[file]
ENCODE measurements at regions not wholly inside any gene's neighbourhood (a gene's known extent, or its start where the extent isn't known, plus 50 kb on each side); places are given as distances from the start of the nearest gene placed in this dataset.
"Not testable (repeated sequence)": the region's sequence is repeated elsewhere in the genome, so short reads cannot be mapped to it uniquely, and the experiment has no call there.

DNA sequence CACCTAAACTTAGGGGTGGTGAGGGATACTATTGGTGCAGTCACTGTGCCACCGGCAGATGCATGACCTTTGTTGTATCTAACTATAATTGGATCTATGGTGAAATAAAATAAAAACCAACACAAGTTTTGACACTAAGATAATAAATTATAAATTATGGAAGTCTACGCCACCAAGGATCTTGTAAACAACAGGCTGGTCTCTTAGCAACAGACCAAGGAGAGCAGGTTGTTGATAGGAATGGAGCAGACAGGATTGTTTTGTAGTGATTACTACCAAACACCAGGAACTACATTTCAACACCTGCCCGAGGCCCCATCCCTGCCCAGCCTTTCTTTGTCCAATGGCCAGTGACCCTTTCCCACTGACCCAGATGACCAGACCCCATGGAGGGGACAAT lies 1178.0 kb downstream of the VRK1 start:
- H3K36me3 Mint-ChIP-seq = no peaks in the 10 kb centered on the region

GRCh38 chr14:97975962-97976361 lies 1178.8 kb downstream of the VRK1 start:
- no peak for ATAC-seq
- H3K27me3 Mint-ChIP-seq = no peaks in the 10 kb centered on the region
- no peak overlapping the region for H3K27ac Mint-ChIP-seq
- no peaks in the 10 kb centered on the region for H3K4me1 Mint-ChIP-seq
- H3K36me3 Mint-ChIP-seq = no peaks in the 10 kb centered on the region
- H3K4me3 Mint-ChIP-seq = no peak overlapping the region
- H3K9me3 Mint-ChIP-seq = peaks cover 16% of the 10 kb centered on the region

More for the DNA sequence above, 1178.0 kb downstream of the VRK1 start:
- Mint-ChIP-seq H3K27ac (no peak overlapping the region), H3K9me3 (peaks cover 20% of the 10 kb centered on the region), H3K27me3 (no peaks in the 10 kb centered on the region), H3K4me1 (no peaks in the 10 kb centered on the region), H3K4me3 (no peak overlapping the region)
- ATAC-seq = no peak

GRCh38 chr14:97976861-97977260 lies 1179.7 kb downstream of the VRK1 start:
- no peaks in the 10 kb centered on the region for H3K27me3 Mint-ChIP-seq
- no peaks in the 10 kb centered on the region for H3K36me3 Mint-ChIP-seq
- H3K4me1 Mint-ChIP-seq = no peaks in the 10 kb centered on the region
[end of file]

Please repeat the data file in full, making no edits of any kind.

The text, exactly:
ENCODE measurements at regions not wholly inside any gene's neighbourhood (a gene's known extent, or its start where the extent isn't known, plus 50 kb on each side); places are given as distances from the start of the nearest gene placed in this dataset.
"Not testable (repeated sequence)": the region's sequence is repeated elsewhere in the genome, so short reads cannot be mapped to it uniquely, and the experiment has no call there.

DNA sequence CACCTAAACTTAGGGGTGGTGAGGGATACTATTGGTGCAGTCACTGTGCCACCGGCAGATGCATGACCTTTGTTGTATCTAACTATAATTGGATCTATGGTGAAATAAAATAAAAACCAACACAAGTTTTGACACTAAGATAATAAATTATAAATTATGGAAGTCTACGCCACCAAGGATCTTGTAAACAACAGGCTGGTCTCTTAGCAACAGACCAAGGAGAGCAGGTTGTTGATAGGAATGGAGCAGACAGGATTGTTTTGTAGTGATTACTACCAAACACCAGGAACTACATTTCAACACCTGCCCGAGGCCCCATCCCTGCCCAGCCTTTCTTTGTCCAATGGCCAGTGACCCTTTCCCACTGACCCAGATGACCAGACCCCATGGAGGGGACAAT lies 1178.0 kb downstream of the VRK1 start:
- H3K36me3 Mint-ChIP-seq = no peaks in the 10 kb centered on the region

GRCh38 chr14:97975962-97976361 lies 1178.8 kb downstream of the VRK1 start:
- no peak for ATAC-seq
- H3K27me3 Mint-ChIP-seq = no peaks in the 10 kb centered on the region
- no peak overlapping the region for H3K27ac Mint-ChIP-seq
- no peaks in the 10 kb centered on the region for H3K4me1 Mint-ChIP-seq
- H3K36me3 Mint-ChIP-seq = no peaks in the 10 kb centered on the region
- H3K4me3 Mint-ChIP-seq = no peak overlapping the region
- H3K9me3 Mint-ChIP-seq = peaks cover 16% of the 10 kb centered on the region

More for the DNA sequence above, 1178.0 kb downstream of the VRK1 start:
- Mint-ChIP-seq H3K27ac (no peak overlapping the region), H3K9me3 (peaks cover 20% of the 10 kb centered on the region), H3K27me3 (no peaks in the 10 kb centered on the region), H3K4me1 (no peaks in the 10 kb centered on the region), H3K4me3 (no peak overlapping the region)
- ATAC-seq = no peak

GRCh38 chr14:97976861-97977260 lies 1179.7 kb downstream of the VRK1 start:
- no peaks in the 10 kb centered on the region for H3K27me3 Mint-ChIP-seq
- no peaks in the 10 kb centered on the region for H3K36me3 Mint-ChIP-seq
- H3K4me1 Mint-ChIP-seq = no peaks in the 10 kb centered on the region